How Much Power Does A Laptop Draw?

laptop drawing power The cost of electricity in the United States has increased by 15 percent over the last decade. For this reason, consumers are looking for ways to minimize levels of power consumption.

One of the most treasured gadgets in the developed world is a computer. A 2015 census report revealed that 78 percent of American homes had at least a laptop or desktop. Since these appliances perform similar functions, there must be some factors influencing a consumer’s buying decision.

Most people consider things like the brand, price, processing power, portability, and storage space when shopping for a computer. Few buyers will think about electricity consumption, but those who care know that laptops are more economical.

So, how much power is a laptop drawing? This post will paint a picture of energy consumption by laptops under some conditions. Let’s get started.

Factoring Power Consumption in Laptops

Manufacturers take electricity consumption in laptops seriously. It determines the amount of time the device can run on the battery without recharging, which is a critical factor to laptop users. For this reason, computer designers aim to install the most energy-efficient components in laptops.

Computers come with various power management settings which you can tweak to your liking. You can limit a laptop’s power consumption by activating the power saver mode.

Power Rating

All electrical appliances have a power rating, which indicates the optimum amount of electricity needed for smooth operation. It comes in watts (W) or kilowatts (kW), where one kilowatt is equal to 1,000 watts.

We measure the amount of electrical energy consumed by an appliance in terms of time and express it as kilowatt-hour (kWh). In other words, 1kwh is one unit of electricity. Energy suppliers charge per kWh.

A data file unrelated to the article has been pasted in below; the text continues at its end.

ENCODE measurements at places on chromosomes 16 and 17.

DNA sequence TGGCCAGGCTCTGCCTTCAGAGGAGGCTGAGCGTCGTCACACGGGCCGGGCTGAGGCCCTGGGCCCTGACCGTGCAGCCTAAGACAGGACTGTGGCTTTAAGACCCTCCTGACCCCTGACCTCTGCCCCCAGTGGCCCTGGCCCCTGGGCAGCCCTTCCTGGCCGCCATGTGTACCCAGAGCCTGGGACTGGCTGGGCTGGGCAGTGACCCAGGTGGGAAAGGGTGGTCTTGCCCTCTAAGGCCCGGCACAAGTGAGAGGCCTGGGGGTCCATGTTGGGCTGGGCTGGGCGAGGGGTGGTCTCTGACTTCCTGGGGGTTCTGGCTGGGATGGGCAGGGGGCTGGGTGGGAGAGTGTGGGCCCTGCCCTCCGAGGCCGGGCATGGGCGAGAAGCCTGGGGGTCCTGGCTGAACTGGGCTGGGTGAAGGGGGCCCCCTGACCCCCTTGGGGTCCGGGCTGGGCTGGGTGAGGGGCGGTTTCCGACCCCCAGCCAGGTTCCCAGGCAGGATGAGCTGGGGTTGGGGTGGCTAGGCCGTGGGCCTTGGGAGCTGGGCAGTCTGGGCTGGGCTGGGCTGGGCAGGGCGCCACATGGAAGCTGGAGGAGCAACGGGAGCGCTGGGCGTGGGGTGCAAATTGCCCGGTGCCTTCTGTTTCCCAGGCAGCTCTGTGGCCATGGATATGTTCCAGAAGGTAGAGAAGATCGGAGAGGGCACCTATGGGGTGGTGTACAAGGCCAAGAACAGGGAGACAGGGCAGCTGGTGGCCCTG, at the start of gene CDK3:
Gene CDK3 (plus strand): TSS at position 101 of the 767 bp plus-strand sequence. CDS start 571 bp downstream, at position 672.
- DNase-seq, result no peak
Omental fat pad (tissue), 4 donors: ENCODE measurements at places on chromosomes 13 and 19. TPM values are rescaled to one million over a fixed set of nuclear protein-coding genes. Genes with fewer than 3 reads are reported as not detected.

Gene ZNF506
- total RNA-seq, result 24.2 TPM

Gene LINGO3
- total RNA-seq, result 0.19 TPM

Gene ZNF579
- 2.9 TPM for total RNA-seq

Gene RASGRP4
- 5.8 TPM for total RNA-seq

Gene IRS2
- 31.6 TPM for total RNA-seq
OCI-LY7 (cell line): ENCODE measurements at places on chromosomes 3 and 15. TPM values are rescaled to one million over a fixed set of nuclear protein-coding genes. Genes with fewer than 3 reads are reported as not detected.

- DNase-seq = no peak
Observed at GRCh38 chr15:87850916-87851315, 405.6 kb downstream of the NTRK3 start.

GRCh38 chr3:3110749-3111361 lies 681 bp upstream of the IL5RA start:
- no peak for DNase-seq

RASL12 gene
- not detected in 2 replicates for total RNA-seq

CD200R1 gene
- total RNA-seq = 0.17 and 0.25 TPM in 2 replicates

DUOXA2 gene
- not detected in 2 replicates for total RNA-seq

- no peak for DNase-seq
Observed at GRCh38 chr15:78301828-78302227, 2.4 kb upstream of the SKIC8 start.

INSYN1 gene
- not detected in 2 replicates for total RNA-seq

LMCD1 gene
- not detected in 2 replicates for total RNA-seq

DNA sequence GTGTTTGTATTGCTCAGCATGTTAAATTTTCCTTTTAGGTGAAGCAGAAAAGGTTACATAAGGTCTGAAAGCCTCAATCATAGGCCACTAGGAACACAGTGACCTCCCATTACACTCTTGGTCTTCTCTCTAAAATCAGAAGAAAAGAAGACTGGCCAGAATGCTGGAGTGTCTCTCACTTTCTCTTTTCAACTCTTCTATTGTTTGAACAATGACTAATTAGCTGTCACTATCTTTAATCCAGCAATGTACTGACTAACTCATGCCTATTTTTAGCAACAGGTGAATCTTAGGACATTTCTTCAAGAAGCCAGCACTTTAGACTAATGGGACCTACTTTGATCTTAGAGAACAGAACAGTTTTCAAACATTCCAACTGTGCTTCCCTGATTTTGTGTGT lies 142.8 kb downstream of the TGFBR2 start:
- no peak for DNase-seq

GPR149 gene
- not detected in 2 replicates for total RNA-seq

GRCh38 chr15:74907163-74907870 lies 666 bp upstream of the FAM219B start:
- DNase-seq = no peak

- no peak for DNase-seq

Laptops and notebooks are highly power-efficient. They rarely have video cards, which are often power-hungry. Instead, they come with graphics processing units (GPU or integrated graphics) embedded on the motherboard.

The central processing unit (CPU) is typically the highest electricity-consuming component. Apart from the CPU, the screen also consumes a considerable amount of electrical power. Its efficiency depends on the size, resolution, and brightness.

The power rating of an average laptop will be anything between 20 watts and 100 watts. Consumption usually increases when the battery is charging. A 14-inch notebook for regular home or office use may have a power rating of about 60 watts when connected to the charger.

Example:

Let’s consider the MacBook Pro, one of the most robust laptops in use today. The 13-inch and the 15-inch versions come with 61W and 87W chargers, respectively. Their energy consumption will never exceed their corresponding power ratings.

When idle, the 13-inch MacBook Pro consumes about 13 watts per hour. The power rating drops to an incredible 1 watt when the laptop is in sleep mode.

US EPA Ratings for Laptops and Tablets

The US Environmental Protection Agency launched the Energy Star rating system for computers in 2009 to classify devices depending on their energy consumption. At that time, only 25 percent of computers passed the energy-efficiency test. Below is the classification of laptops by EPA.

• Category A: At most 40.0 kWh
• Category B: At most 53.0 kWh
• Category C: At most 88.5 kWh

Computers endorsed by Energy Star usually display the Energy Star logo on when booting.

Gaming Laptops

A gaming laptop has the immense processing power needed to handle games like a modern gaming PC. Many gamers are buying these devices for portability and energy-saving benefits.

Like any other laptop, you can tell the energy requirements of a machine by checking its power rating on the charger.

For instance, a gaming machine may have a power rating of 135 watts, but the charger indicates 180 watts. What is the meaning of this? For optimum operation, the laptop runs on 135 watts every hour. However, its consumption will never exceed 180 watts per hour.

How Much Power Does a Laptop Draw?

The architecture of the laptop is the primary factor. A typical laptop will consume electricity in any of the following modes:

• Active State: A user is actively working on the computer (maximum electricity consumption)
• Idle State: Operating system loaded and default programs running
• Sleep Mode: A state of low power consumption after the stays inactive for a certain period
• Standby Mode: Charger connected to the mains, but the computer is shut down

As you have seen, power consumption depends on many factors. If you want to minimize your electricity bills, look for a laptop with a low power rating.